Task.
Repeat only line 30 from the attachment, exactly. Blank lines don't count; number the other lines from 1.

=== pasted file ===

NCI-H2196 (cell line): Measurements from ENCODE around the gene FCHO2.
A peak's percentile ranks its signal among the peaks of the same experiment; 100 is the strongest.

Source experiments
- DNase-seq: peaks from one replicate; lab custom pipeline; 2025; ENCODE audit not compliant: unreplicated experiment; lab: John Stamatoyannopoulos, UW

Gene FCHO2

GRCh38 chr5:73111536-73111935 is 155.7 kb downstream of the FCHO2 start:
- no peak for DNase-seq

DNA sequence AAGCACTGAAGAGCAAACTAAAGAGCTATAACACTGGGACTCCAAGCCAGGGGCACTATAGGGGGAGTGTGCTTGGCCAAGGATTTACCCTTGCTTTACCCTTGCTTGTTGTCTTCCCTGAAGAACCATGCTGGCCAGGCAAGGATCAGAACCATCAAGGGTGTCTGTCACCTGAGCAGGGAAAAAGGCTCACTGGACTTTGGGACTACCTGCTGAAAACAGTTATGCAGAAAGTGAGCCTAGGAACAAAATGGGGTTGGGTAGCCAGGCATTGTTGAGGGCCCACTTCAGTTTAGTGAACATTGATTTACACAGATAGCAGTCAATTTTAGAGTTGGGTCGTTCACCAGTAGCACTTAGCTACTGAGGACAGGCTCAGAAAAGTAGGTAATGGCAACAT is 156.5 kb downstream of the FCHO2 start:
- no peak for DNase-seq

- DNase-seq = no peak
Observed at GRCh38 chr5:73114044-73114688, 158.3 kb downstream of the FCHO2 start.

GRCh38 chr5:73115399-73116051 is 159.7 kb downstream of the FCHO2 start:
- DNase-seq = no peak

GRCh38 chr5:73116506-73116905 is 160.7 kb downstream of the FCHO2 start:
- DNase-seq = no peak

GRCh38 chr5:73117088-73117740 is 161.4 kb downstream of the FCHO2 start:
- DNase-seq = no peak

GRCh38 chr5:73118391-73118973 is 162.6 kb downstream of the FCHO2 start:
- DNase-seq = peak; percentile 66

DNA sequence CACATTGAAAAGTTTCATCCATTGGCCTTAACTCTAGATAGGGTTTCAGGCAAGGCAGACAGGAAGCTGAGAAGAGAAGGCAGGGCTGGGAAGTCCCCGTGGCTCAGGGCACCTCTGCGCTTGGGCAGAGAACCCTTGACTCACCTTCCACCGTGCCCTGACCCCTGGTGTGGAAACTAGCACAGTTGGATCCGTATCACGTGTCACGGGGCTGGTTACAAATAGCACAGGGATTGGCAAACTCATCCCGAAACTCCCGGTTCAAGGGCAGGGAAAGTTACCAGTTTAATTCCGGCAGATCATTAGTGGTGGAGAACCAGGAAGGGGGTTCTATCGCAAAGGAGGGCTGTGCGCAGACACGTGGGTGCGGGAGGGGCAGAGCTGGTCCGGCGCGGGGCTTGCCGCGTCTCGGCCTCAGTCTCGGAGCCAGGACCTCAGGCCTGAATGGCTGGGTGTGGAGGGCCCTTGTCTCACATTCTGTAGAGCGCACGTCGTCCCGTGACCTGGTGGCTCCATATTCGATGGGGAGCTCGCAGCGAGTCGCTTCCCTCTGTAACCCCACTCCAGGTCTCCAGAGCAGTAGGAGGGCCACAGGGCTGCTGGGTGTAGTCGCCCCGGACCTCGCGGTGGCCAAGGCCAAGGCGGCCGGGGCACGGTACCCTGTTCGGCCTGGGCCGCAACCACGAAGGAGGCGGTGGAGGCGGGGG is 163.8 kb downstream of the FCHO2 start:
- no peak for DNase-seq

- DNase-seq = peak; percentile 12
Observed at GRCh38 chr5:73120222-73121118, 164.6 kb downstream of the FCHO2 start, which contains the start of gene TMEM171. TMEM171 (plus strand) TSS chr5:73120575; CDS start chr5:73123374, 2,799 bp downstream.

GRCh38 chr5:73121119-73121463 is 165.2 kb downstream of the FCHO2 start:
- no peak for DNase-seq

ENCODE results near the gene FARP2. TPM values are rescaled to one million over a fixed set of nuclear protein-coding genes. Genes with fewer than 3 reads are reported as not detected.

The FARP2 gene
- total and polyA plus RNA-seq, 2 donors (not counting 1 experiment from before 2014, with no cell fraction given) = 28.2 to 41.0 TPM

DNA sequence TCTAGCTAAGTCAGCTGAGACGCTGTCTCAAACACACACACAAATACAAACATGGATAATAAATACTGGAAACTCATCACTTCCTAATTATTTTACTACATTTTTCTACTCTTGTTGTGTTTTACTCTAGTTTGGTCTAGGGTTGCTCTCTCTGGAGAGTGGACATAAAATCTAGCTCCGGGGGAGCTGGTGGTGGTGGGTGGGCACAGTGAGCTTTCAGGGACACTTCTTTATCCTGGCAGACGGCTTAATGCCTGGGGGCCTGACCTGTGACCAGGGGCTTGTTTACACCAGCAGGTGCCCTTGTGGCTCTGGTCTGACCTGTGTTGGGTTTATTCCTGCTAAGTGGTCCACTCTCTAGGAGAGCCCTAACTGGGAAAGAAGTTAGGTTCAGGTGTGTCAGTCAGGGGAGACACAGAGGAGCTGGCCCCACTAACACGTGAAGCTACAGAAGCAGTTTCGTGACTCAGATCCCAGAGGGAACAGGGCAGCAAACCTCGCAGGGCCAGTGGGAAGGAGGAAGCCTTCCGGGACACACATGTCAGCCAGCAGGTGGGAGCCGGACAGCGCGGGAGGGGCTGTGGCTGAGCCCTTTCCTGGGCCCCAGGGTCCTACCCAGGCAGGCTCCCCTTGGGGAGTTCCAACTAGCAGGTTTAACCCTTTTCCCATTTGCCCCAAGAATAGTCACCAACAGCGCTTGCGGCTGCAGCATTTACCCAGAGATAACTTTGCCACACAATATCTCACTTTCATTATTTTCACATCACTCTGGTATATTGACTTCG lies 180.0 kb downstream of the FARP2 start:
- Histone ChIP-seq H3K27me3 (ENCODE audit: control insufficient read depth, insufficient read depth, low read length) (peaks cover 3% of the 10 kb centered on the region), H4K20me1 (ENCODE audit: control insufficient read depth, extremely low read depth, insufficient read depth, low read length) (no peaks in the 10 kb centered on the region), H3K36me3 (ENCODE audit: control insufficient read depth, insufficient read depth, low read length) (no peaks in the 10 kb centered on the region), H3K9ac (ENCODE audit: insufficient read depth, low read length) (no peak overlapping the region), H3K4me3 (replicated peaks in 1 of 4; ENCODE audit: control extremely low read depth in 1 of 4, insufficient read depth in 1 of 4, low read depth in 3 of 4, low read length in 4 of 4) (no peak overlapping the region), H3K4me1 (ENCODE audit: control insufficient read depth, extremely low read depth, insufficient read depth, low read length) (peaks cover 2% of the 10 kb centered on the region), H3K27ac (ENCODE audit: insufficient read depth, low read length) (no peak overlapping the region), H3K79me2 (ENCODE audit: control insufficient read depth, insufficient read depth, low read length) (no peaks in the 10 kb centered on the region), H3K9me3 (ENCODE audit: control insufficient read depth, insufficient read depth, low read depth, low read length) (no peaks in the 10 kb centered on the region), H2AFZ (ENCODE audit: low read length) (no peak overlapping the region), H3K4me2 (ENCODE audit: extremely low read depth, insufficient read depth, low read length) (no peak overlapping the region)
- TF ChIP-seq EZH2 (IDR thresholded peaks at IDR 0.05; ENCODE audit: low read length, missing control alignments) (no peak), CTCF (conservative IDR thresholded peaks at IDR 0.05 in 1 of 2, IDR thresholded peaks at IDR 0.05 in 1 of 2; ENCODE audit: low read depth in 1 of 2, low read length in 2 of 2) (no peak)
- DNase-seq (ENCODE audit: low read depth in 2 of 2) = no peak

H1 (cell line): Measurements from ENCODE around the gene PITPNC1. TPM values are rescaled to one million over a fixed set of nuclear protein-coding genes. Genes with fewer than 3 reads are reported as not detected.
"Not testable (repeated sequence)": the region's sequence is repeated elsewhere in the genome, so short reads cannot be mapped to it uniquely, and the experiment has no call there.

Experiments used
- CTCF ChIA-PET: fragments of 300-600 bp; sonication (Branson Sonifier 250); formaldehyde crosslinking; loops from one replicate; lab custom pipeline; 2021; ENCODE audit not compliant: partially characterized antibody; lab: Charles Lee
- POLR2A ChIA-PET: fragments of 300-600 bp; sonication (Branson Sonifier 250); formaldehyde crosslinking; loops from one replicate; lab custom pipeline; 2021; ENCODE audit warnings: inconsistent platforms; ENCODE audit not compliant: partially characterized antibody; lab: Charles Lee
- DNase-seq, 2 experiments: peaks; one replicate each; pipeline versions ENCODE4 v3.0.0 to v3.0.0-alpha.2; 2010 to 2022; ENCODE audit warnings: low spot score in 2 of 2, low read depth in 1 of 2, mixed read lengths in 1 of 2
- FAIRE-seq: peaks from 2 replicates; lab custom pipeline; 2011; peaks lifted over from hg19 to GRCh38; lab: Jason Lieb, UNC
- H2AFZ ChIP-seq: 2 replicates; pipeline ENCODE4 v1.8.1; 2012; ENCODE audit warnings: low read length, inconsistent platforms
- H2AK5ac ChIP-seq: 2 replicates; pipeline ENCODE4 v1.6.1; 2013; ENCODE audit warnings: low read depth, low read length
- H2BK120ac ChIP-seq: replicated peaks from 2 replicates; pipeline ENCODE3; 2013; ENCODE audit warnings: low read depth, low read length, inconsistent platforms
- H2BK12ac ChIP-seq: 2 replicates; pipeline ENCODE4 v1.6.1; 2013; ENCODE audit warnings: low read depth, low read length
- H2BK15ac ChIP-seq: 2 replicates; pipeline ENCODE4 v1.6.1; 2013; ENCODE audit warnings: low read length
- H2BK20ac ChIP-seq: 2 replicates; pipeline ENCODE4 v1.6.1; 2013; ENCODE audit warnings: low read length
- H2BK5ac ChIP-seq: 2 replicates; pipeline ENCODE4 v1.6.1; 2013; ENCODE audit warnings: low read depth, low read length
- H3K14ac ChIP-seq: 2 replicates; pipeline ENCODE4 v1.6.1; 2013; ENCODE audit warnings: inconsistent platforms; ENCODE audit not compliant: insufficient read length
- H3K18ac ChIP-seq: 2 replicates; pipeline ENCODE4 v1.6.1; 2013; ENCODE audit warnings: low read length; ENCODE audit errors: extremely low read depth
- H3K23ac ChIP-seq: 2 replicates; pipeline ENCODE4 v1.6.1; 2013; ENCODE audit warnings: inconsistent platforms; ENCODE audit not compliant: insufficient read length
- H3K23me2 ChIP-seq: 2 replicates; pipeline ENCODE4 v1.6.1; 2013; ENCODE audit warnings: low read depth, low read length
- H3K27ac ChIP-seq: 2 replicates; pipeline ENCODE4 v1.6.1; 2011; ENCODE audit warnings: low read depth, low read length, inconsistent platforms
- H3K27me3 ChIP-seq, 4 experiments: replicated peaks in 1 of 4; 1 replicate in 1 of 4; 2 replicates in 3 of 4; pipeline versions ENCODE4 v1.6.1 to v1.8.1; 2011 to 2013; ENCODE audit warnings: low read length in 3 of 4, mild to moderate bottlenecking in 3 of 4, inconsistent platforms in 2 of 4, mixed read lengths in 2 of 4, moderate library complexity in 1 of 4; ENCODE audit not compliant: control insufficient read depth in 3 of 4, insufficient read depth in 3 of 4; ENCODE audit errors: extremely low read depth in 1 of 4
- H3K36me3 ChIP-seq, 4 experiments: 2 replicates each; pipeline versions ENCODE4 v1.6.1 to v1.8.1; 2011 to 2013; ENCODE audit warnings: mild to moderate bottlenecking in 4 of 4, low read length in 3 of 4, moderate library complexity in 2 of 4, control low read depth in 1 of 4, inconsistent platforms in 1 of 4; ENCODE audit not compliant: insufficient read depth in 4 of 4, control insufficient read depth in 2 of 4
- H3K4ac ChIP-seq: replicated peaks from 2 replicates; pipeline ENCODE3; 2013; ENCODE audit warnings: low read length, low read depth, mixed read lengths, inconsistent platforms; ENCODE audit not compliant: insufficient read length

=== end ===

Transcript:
- Histone ChIP-seq H3K27me3 (ENCODE audit: control insufficient read depth, insufficient read depth, low read length) (peaks cover 3% of the 10 kb centered on the region), H4K20me1 (ENCODE audit: control insufficient read depth, extremely low read depth, insufficient read depth, low read length) (no peaks in the 10 kb centered on the region), H3K36me3 (ENCODE audit: control insufficient read depth, insufficient read depth, low read length) (no peaks in the 10 kb centered on the region), H3K9ac (ENCODE audit: insufficient read depth, low read length) (no peak overlapping the region), H3K4me3 (replicated peaks in 1 of 4; ENCODE audit: control extremely low read depth in 1 of 4, insufficient read depth in 1 of 4, low read depth in 3 of 4, low read length in 4 of 4) (no peak overlapping the region), H3K4me1 (ENCODE audit: control insufficient read depth, extremely low read depth, insufficient read depth, low read length) (peaks cover 2% of the 10 kb centered on the region), H3K27ac (ENCODE audit: insufficient read depth, low read length) (no peak overlapping the region), H3K79me2 (ENCODE audit: control insufficient read depth, insufficient read depth, low read length) (no peaks in the 10 kb centered on the region), H3K9me3 (ENCODE audit: control insufficient read depth, insufficient read depth, low read depth, low read length) (no peaks in the 10 kb centered on the region), H2AFZ (ENCODE audit: low read length) (no peak overlapping the region), H3K4me2 (ENCODE audit: extremely low read depth, insufficient read depth, low read length) (no peak overlapping the region)